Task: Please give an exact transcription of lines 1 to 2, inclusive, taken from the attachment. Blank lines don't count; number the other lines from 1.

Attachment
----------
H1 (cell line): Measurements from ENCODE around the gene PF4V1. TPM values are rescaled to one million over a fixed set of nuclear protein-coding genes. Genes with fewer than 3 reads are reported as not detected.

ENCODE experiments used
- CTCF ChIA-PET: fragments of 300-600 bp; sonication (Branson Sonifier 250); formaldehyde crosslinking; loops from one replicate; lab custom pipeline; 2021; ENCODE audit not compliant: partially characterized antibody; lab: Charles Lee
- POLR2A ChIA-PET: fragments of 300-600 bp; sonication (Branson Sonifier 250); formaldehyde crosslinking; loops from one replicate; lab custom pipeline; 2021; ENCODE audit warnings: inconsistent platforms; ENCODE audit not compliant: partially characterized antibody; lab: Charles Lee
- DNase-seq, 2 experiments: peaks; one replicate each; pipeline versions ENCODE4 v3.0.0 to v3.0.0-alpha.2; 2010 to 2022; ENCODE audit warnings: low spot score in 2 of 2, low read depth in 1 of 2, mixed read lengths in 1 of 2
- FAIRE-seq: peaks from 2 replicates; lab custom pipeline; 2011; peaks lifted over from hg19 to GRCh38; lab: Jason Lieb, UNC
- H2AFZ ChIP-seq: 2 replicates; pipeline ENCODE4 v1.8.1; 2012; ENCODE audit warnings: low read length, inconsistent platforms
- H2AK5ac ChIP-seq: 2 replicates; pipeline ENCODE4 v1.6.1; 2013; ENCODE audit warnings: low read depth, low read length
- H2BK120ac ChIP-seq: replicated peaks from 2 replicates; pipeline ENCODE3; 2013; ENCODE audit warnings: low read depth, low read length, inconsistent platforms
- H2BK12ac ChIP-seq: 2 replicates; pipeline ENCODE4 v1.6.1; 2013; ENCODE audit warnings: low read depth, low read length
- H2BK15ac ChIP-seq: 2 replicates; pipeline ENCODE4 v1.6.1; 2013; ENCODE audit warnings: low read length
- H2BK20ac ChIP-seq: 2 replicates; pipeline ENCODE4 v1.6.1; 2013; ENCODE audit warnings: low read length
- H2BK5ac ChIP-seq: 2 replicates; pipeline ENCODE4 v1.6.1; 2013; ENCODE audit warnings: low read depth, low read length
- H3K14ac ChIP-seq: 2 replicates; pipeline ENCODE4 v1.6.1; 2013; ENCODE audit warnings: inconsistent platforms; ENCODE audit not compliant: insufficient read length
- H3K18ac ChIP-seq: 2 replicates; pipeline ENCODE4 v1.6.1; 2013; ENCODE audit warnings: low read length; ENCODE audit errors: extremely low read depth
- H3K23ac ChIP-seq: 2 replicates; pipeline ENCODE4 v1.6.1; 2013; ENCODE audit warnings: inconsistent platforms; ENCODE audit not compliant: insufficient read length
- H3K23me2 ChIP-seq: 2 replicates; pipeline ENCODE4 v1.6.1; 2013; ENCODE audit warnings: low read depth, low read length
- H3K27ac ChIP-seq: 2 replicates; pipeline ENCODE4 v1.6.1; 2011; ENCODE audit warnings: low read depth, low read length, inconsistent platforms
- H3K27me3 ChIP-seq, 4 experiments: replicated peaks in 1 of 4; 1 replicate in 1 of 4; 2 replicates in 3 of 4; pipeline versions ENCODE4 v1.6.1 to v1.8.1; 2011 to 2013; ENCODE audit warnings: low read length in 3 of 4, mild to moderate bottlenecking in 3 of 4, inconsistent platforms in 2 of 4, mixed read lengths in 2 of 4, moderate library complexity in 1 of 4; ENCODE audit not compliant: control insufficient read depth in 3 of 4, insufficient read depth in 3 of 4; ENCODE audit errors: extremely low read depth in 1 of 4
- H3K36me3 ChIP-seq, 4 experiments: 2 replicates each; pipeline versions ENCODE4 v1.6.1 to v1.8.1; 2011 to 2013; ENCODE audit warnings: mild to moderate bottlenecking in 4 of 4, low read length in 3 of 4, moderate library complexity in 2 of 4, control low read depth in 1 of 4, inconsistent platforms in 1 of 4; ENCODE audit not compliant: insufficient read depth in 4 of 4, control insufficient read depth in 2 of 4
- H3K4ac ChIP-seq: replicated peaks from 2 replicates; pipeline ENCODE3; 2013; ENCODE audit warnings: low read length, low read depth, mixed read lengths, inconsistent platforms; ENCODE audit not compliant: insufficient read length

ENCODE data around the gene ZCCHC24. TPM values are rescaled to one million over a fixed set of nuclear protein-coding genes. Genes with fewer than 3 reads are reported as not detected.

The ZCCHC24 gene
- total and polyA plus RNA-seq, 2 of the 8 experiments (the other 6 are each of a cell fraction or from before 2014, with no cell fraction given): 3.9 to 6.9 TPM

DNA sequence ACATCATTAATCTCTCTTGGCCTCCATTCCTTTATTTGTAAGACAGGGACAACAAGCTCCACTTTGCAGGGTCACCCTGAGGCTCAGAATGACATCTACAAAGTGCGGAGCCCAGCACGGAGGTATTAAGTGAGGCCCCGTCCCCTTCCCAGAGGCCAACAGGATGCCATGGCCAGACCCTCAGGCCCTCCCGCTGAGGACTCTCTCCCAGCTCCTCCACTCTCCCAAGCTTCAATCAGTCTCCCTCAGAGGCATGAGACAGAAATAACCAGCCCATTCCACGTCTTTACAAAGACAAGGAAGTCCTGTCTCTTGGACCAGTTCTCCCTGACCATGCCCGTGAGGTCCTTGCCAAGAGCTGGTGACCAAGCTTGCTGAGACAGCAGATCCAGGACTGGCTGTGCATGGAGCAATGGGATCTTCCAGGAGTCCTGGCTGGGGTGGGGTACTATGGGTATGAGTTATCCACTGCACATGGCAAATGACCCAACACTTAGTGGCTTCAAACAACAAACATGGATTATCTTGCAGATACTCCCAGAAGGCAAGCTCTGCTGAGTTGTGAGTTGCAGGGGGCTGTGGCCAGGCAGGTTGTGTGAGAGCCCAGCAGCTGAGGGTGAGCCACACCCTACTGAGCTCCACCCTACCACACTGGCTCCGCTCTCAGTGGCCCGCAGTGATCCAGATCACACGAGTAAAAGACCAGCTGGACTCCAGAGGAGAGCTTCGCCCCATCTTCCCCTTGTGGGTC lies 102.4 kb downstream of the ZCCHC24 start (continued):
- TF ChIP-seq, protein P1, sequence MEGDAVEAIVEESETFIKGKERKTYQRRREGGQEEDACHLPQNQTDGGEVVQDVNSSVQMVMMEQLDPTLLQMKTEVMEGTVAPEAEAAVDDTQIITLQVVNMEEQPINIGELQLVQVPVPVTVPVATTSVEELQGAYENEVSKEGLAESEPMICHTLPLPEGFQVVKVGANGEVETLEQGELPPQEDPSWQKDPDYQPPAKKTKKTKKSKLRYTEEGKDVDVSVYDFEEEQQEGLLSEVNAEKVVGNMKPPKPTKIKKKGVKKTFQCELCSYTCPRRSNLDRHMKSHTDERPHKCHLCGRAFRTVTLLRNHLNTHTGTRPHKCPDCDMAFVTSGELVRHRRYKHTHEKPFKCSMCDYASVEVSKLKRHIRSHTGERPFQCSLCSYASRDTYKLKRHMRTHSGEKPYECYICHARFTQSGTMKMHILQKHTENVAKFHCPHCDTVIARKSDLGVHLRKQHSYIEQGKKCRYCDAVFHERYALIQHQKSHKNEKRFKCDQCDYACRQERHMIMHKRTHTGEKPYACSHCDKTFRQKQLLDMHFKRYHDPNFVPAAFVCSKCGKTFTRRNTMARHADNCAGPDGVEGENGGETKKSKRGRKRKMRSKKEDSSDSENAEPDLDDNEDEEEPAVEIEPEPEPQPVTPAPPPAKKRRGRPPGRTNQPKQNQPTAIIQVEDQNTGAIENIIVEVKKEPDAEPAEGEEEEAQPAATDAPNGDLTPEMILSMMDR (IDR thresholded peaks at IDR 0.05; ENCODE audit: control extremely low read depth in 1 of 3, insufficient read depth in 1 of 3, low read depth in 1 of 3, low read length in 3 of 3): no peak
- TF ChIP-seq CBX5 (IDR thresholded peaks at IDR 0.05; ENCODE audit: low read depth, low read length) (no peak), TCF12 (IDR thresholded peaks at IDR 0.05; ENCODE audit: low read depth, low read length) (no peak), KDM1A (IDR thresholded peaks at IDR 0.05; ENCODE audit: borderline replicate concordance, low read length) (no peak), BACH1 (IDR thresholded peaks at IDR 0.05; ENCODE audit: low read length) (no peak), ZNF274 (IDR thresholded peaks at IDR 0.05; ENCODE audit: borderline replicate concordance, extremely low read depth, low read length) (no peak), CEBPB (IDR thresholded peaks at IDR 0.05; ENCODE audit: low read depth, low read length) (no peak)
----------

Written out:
H1 (cell line): Measurements from ENCODE around the gene PF4V1. TPM values are rescaled to one million over a fixed set of nuclear protein-coding genes. Genes with fewer than 3 reads are reported as not detected.

ENCODE experiments used